The problem is, now is certainly not the time for the Mets to deal him -- listen, sure, but not pull the trigger. You don't sell low, and right now Wright is low, lower than he's ever been. He's coming off his worst offensive season of his career, hitting just .254/.345/.427 with 14 home runs and missed 58 games due to a stress fracture in his lower back. His 102 games played were the fewest since his rookie year of 2004 when he was called up after the All-Star break. Anyone taking Wright now is doing it for a steal -- and salary relief for the Mets.

A National League executive told Andy Martino of the New York Daily News that Mets general manager Sandy Alderson would have to be "bowled over" to deal Wright this winter. That's unlikely to happen.

Wright will make $15 million in 2012 and the Mets have a $16 million option with a $1 million buyout for 2013. Wright can void that option if he's traded, making him little more than a rental if he's traded during the season. That would hurt his value at the deadline, but nothing like the questions surrounding his health and recent production coming off his pedestrian 2011.

Despite the talks of Wright being on the market, the Mets first move for 2012 was a giant flashing sign saying they'll keep Wright. Last week the team announced that not only will they move the walls in at Citi Field, they'll also lower them. The changes, whether the Mets will say so or not, are meant to help Wright.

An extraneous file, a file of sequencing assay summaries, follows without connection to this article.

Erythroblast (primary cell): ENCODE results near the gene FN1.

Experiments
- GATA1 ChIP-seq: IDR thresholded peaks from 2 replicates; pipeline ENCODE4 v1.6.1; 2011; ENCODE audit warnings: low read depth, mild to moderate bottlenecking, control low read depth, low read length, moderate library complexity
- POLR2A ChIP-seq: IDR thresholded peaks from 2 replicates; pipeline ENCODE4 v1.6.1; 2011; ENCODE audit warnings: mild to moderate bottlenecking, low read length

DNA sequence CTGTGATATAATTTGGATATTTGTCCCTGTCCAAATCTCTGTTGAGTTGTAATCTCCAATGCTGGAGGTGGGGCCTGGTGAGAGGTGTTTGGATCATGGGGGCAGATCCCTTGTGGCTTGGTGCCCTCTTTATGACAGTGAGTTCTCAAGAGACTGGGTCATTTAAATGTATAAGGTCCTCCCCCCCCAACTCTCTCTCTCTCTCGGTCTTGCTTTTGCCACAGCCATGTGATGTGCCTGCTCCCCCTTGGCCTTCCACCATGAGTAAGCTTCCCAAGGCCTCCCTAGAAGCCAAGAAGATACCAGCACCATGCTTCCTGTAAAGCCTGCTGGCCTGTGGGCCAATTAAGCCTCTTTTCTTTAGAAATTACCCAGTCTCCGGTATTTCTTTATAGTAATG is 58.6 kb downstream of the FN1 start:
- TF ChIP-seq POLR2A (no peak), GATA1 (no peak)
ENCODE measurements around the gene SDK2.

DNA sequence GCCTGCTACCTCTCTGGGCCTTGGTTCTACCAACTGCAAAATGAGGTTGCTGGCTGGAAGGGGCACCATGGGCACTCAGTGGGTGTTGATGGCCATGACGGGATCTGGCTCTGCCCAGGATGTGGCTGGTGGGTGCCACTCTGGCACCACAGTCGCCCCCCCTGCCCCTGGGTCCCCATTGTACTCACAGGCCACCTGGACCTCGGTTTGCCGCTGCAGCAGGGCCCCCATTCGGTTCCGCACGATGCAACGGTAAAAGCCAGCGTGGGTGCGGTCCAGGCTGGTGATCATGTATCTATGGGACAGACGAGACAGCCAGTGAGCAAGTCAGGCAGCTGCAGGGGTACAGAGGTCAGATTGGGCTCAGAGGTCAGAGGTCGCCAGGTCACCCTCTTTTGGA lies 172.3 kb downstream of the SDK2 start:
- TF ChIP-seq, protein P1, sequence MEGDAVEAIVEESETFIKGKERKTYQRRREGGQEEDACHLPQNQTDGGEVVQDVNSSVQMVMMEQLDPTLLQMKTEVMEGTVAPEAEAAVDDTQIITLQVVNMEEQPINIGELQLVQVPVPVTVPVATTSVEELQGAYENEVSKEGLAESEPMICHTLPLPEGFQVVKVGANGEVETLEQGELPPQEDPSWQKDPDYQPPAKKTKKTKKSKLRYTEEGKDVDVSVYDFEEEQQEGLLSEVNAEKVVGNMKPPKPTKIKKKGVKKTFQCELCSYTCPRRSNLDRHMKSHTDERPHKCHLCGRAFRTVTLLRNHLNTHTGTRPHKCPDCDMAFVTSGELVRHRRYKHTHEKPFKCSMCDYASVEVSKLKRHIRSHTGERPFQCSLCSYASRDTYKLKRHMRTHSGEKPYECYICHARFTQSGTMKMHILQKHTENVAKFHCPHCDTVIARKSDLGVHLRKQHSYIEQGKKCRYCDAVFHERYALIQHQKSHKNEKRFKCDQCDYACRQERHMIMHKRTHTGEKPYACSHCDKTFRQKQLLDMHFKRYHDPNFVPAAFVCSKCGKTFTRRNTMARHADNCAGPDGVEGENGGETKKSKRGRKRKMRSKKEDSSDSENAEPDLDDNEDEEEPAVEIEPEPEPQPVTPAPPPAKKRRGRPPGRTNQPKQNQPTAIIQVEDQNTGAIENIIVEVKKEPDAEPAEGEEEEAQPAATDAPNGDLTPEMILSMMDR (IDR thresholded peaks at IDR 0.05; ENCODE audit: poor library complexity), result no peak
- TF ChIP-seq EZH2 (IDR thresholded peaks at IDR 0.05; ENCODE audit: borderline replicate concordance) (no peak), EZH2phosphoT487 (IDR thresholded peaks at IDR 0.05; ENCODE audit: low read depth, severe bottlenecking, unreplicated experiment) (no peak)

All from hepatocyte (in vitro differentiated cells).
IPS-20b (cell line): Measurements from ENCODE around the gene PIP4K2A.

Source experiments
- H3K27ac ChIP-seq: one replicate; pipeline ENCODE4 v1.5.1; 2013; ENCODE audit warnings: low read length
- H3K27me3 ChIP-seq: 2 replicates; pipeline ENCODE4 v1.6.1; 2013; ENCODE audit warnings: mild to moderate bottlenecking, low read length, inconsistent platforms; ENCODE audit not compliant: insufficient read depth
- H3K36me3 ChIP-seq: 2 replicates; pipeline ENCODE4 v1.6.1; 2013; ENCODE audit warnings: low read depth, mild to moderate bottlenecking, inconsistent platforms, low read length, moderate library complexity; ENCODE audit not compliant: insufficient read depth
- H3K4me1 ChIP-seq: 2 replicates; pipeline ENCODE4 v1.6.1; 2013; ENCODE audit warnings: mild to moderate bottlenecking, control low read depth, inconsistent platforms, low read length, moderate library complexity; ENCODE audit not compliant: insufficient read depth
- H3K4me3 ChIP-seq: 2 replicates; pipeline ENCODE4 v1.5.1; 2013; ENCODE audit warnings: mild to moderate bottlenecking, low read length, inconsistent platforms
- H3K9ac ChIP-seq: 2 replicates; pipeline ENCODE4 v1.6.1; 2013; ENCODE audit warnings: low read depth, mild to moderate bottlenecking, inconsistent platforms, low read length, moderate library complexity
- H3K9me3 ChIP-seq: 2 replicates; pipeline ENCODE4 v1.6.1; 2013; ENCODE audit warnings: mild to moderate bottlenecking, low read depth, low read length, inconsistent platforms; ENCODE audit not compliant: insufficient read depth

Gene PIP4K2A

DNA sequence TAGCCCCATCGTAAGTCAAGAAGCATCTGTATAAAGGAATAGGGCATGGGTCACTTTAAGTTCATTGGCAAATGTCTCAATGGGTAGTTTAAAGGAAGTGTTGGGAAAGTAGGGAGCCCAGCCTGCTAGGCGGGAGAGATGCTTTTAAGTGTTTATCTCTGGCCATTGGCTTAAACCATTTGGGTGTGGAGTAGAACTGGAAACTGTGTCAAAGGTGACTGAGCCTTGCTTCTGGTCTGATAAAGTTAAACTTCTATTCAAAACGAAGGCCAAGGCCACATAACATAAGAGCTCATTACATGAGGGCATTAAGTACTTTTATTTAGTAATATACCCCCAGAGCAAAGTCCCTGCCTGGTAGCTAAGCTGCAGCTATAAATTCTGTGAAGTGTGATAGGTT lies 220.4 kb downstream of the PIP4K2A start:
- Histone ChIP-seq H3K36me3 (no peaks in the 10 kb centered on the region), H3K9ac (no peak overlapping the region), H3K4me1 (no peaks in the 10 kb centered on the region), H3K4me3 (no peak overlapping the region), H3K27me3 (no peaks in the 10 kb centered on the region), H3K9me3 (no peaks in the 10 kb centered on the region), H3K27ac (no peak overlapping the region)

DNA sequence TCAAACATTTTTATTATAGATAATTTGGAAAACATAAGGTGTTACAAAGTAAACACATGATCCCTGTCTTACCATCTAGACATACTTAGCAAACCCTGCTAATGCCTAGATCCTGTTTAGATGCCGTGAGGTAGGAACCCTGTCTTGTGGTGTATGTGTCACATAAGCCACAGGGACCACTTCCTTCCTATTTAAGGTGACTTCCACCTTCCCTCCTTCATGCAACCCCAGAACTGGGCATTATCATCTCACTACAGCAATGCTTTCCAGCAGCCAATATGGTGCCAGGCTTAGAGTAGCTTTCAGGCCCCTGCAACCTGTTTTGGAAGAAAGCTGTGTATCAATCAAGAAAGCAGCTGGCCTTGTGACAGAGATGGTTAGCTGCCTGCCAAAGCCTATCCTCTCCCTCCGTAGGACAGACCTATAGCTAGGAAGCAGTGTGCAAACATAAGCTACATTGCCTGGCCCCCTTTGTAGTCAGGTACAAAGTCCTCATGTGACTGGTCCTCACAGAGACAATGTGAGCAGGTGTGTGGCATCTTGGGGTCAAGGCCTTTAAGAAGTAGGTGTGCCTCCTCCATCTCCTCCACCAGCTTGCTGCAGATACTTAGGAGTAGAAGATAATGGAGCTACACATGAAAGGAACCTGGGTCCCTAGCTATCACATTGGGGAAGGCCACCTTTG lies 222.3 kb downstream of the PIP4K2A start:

In the three seasons since Citi Field opened, Wright has hit just .279/.377/.449 with an average of just more than seven home runs a season at home. At Shea Stadium. Wright hit .318/.403/.555 and averaged 29 homers per season from 2005-08, with at least half of those coming at home. The most he's hit in a season at Citi Field is 12, when he hit 29 total homers in 2010.

"You'd be lying if you said you enjoyed hitting at Citi Field," Wright told ESPNNewYork.com last week. "I don't think anybody would say they enjoyed hitting in such a pitchers' ballpark. I don't think we ever looked at the field and it intimidated us. But obviously it's frustrating at times when you hit a ball good and you don't see the results that you want to see."